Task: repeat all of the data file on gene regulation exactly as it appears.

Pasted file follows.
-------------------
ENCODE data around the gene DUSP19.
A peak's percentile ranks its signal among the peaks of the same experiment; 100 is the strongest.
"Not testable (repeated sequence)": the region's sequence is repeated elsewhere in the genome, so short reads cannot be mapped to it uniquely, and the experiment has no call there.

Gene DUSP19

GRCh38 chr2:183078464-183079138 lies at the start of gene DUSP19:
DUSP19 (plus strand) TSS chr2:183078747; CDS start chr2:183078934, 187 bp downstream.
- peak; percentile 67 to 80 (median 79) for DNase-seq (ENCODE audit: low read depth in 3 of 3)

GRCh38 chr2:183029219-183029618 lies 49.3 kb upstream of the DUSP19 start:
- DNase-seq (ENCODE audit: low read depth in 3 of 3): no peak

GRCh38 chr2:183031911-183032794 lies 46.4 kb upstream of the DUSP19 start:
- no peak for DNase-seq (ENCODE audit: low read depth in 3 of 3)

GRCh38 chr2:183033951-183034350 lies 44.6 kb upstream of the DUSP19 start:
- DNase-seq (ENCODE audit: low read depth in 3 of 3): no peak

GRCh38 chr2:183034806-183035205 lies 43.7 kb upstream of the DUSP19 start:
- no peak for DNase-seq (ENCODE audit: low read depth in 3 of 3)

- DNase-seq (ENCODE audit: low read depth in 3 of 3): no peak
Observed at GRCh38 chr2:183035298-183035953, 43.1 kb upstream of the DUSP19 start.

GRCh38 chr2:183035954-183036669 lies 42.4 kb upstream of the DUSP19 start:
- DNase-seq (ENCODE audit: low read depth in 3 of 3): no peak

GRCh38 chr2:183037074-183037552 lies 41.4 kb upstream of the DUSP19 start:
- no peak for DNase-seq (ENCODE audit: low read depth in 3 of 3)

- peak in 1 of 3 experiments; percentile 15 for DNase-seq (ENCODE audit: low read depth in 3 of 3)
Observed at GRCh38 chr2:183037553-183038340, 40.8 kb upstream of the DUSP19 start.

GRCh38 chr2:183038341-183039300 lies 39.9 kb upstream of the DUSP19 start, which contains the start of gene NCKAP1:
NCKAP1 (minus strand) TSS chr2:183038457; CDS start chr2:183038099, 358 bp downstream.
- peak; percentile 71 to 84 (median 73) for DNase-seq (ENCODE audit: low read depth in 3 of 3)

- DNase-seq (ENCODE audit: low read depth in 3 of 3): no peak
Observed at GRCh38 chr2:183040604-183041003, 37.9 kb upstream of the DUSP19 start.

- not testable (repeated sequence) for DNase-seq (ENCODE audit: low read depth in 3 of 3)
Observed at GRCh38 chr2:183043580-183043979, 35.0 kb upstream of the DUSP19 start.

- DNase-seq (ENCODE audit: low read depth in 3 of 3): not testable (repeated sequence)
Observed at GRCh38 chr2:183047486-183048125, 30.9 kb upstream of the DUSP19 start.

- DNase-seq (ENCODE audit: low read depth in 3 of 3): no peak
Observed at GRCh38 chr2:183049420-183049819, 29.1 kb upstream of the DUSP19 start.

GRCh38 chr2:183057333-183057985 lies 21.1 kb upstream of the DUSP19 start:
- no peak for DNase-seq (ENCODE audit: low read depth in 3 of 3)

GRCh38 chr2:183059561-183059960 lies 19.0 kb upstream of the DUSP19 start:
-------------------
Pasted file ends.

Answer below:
ENCODE data around the gene DUSP19.
A peak's percentile ranks its signal among the peaks of the same experiment; 100 is the strongest.
"Not testable (repeated sequence)": the region's sequence is repeated elsewhere in the genome, so short reads cannot be mapped to it uniquely, and the experiment has no call there.

Gene DUSP19

GRCh38 chr2:183078464-183079138 lies at the start of gene DUSP19:
DUSP19 (plus strand) TSS chr2:183078747; CDS start chr2:183078934, 187 bp downstream.
- peak; percentile 67 to 80 (median 79) for DNase-seq (ENCODE audit: low read depth in 3 of 3)

GRCh38 chr2:183029219-183029618 lies 49.3 kb upstream of the DUSP19 start:
- DNase-seq (ENCODE audit: low read depth in 3 of 3): no peak

GRCh38 chr2:183031911-183032794 lies 46.4 kb upstream of the DUSP19 start:
- no peak for DNase-seq (ENCODE audit: low read depth in 3 of 3)

GRCh38 chr2:183033951-183034350 lies 44.6 kb upstream of the DUSP19 start:
- DNase-seq (ENCODE audit: low read depth in 3 of 3): no peak

GRCh38 chr2:183034806-183035205 lies 43.7 kb upstream of the DUSP19 start:
- no peak for DNase-seq (ENCODE audit: low read depth in 3 of 3)

- DNase-seq (ENCODE audit: low read depth in 3 of 3): no peak
Observed at GRCh38 chr2:183035298-183035953, 43.1 kb upstream of the DUSP19 start.

GRCh38 chr2:183035954-183036669 lies 42.4 kb upstream of the DUSP19 start:
- DNase-seq (ENCODE audit: low read depth in 3 of 3): no peak

GRCh38 chr2:183037074-183037552 lies 41.4 kb upstream of the DUSP19 start:
- no peak for DNase-seq (ENCODE audit: low read depth in 3 of 3)

- peak in 1 of 3 experiments; percentile 15 for DNase-seq (ENCODE audit: low read depth in 3 of 3)
Observed at GRCh38 chr2:183037553-183038340, 40.8 kb upstream of the DUSP19 start.

GRCh38 chr2:183038341-183039300 lies 39.9 kb upstream of the DUSP19 start, which contains the start of gene NCKAP1:
NCKAP1 (minus strand) TSS chr2:183038457; CDS start chr2:183038099, 358 bp downstream.
- peak; percentile 71 to 84 (median 73) for DNase-seq (ENCODE audit: low read depth in 3 of 3)

- DNase-seq (ENCODE audit: low read depth in 3 of 3): no peak
Observed at GRCh38 chr2:183040604-183041003, 37.9 kb upstream of the DUSP19 start.

- not testable (repeated sequence) for DNase-seq (ENCODE audit: low read depth in 3 of 3)
Observed at GRCh38 chr2:183043580-183043979, 35.0 kb upstream of the DUSP19 start.

- DNase-seq (ENCODE audit: low read depth in 3 of 3): not testable (repeated sequence)
Observed at GRCh38 chr2:183047486-183048125, 30.9 kb upstream of the DUSP19 start.

- DNase-seq (ENCODE audit: low read depth in 3 of 3): no peak
Observed at GRCh38 chr2:183049420-183049819, 29.1 kb upstream of the DUSP19 start.

GRCh38 chr2:183057333-183057985 lies 21.1 kb upstream of the DUSP19 start:
- no peak for DNase-seq (ENCODE audit: low read depth in 3 of 3)

GRCh38 chr2:183059561-183059960 lies 19.0 kb upstream of the DUSP19 start: